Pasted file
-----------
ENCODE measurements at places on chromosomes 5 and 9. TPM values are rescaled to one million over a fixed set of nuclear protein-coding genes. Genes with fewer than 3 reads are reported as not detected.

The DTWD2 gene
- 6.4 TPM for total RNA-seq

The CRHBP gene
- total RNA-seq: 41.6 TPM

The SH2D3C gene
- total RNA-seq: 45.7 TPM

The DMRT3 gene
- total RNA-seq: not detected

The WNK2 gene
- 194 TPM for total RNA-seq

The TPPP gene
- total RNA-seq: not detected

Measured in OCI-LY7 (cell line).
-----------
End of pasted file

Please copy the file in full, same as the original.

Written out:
ENCODE measurements at places on chromosomes 5 and 9. TPM values are rescaled to one million over a fixed set of nuclear protein-coding genes. Genes with fewer than 3 reads are reported as not detected.

The DTWD2 gene
- 6.4 TPM for total RNA-seq

The CRHBP gene
- total RNA-seq: 41.6 TPM

The SH2D3C gene
- total RNA-seq: 45.7 TPM

The DMRT3 gene
- total RNA-seq: not detected

The WNK2 gene
- 194 TPM for total RNA-seq

The TPPP gene
- total RNA-seq: not detected

Measured in OCI-LY7 (cell line).